The luthier dedicated much of his life restoring stringed instruments that belonged to Jewish musicians during the Holocaust


Amnon Weinstein

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Israeli luthier Amnon Weinstein died on 5 March 2024, aged 84. The violin maker and philanthropist was the founder of the Violins of Hope Collection, which comprises stringed instruments connected with the Holocaust.

Weinstein was born on 21 July 1939 in Mandatory Palestine. His father Moshe Weinstein was a violinist and had trained as a violin maker in Warsaw in the early 20th century. Amnon apprenticed with his father and went on to study violin making in Cremona with Pietro Sgarabotto, Giuseppe Ornati and Ferdinando Garimberti. He also studied in Paris with Etienne Vatelot.

In 1982, he won a gold medal and a certificate of excellence for violin sound at Salt Lake City. He was a member of Entente International des Maitre Luthiers et Archetiers d’Art, a member Bienfaiteur de Groupement des Luthiers et Archetiers d’Art de France and was a member of the Violin Society of America. He served as a judge in the violin makers competition in Salt Lake City in 1998 and the Etienne Vatelot Concours, Paris in 2004.

During the 1980s, Weinstein had his first encounter with a violin from the Holocaust after a young man brought him an instrument that had belonged to his grandfather, a prisoner at Auschwitz. Weinstein began to collect stringed instruments that were connected to the Holocaust, with many instruments having belonged to Jewish people before and during the Second World War.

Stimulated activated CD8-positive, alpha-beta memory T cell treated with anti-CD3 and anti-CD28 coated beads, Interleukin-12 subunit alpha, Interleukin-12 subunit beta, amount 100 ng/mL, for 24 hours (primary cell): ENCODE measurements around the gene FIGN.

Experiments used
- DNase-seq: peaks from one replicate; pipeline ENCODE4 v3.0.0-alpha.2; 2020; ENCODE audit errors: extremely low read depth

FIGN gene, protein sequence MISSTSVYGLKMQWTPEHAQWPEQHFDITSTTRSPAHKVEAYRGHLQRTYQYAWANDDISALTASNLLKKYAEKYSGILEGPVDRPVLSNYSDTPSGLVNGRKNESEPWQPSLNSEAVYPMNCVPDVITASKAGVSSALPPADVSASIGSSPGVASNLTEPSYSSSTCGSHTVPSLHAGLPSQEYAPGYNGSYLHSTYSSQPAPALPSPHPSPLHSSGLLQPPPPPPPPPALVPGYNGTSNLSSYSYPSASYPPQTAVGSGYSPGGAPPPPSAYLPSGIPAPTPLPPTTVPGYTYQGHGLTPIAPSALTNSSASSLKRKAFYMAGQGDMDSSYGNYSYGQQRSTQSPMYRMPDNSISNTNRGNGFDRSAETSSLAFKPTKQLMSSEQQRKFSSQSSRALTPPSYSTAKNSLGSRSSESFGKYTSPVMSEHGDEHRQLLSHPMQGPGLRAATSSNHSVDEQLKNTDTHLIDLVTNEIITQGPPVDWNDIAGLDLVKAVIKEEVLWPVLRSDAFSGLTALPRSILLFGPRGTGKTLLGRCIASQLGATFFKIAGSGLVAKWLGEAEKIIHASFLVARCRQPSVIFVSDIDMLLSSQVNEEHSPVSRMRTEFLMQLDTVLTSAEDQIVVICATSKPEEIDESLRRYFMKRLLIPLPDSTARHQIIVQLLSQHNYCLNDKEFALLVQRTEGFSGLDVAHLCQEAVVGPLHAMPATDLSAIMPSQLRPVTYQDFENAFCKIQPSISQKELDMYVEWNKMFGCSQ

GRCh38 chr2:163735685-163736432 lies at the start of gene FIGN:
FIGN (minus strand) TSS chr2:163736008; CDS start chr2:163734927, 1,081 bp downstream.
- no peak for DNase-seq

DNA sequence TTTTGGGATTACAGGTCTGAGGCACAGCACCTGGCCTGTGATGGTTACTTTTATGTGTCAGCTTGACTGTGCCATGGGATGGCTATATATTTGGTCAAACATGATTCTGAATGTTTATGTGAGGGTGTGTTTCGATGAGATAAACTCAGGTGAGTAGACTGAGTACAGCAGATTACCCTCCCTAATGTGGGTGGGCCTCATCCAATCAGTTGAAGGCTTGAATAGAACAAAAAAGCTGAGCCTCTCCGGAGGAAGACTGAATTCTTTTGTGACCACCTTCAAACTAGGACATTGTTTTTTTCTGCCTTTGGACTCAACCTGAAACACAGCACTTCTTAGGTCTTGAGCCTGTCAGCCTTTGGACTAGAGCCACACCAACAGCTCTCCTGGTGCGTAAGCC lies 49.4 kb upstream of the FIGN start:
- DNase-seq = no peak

He established the Violins of Hope Collection with his son, Avshalom Weinstein, a luthier based in Istanbul, restoring the instruments to commemorate their former owners and players. 

The project aimed to give voice to the victims and reinforce positive messages of hope and harmony: ’All instruments have a common denominator: they are symbols of hope and a way to say: remember me, remember us. Life is good, celebrate it for those who perished, for those who survived. For all people.’

Weinstein began to initiate concerts using the instruments from the Violins of Hope Collection, combining music making with educational events about the Holocaust. The first major concerts were held in Istanbul and Jerusalem in 2008, where 16 violins that had survived the Holocaust were played by Shlomo Mintz, Yair Dalal and Cihat Askin with the Istanbul Philharmonic and the Ra’anana Symphonette, conducted by Omer Welber.

Concerts and exhibitions continued to be held throughout the US and internationally, including at the 70th anniversary of the liberation of Auschwitz, where Weinstein’s works was recognised by an exhibition and a concert with the Berlin Philharmonic Orchestra and Simon Rattle.

A recipient of numerous awards and accolades, he received the 2007 Ole Bull Prize, Bergen, Norway, 2007, the Medal of the Order of Merit of the Federal Republic of Germany in 2016, the Ernst-Cramer-Medal for the Violins of Hope project awarded to him by the Israel-German association, and the Legion of Honor in Israel in 2022.

As one of the founders of Keshet Eilon violin master courses, he operated a violin-making atelier and lectured on instruments’ history, construction and care.

Weinstein featured the documentary films Le Voyage d’ Amnon; Violins in War Time and Orchestra in Exile, a documentary about Bronislaw Huberman and the Israel Philharmonic Orchestra.

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